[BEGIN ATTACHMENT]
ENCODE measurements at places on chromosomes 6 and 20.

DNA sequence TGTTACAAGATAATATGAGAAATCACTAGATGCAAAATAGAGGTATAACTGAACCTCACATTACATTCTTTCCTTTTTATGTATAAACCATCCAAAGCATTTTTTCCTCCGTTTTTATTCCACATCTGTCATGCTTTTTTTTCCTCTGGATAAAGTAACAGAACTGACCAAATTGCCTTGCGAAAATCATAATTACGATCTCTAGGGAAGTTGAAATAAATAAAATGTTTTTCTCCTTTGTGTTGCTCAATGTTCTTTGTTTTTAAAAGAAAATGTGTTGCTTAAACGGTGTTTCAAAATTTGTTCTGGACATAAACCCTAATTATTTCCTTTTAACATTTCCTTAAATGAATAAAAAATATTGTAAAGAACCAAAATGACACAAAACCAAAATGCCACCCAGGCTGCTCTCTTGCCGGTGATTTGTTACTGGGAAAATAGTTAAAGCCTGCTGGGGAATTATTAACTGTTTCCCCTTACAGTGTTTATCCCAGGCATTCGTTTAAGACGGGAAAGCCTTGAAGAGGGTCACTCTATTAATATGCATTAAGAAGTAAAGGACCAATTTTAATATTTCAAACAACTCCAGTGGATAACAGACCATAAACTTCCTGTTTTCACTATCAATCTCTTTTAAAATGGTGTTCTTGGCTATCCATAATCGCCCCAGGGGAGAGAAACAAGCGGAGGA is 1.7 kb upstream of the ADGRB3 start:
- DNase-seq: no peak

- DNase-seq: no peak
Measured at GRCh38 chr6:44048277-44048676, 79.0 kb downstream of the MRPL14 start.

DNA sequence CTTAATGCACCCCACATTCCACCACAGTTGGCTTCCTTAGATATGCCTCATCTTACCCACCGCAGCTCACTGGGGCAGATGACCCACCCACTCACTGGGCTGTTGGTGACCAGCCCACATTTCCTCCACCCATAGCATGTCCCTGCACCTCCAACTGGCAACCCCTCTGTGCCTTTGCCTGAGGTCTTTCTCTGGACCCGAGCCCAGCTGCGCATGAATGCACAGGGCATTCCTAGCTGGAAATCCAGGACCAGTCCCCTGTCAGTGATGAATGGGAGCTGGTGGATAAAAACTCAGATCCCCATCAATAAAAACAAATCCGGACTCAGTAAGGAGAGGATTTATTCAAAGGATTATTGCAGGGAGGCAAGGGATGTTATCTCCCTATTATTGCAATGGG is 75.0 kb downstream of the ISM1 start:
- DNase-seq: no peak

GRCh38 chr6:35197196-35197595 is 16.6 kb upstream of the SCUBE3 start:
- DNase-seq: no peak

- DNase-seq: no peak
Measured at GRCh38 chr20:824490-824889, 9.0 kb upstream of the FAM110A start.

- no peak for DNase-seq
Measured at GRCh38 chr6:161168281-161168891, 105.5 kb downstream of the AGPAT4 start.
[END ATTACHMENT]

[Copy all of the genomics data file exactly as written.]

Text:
ENCODE measurements at places on chromosomes 6 and 20.

DNA sequence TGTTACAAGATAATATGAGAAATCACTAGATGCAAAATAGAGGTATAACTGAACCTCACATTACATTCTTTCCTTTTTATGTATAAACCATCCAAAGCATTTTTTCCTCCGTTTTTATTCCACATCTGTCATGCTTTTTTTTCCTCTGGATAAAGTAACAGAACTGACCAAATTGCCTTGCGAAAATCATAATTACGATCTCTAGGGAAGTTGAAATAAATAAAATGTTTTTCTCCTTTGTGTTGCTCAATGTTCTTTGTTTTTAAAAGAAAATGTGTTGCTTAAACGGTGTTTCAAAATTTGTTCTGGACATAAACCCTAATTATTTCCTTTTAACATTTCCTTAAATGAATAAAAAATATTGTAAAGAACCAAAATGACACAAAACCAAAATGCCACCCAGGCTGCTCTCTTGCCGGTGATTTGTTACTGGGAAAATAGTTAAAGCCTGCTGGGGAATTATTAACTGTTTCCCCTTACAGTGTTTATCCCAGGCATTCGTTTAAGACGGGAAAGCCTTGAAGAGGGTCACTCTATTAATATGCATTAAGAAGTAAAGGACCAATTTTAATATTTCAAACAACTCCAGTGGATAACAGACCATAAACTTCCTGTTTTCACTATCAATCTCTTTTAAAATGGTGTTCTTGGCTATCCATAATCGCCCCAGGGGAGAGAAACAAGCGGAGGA is 1.7 kb upstream of the ADGRB3 start:
- DNase-seq: no peak

- DNase-seq: no peak
Measured at GRCh38 chr6:44048277-44048676, 79.0 kb downstream of the MRPL14 start.

DNA sequence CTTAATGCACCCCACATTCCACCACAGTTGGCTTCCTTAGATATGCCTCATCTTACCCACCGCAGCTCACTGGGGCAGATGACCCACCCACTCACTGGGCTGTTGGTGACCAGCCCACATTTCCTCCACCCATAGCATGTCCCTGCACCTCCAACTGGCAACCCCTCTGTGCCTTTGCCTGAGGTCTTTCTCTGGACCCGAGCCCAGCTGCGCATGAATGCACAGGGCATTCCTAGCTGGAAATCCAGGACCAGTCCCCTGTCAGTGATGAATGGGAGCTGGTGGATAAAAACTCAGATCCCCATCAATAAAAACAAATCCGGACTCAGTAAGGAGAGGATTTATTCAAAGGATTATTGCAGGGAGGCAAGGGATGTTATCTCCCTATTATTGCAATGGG is 75.0 kb downstream of the ISM1 start:
- DNase-seq: no peak

GRCh38 chr6:35197196-35197595 is 16.6 kb upstream of the SCUBE3 start:
- DNase-seq: no peak

- DNase-seq: no peak
Measured at GRCh38 chr20:824490-824889, 9.0 kb upstream of the FAM110A start.

- no peak for DNase-seq
Measured at GRCh38 chr6:161168281-161168891, 105.5 kb downstream of the AGPAT4 start.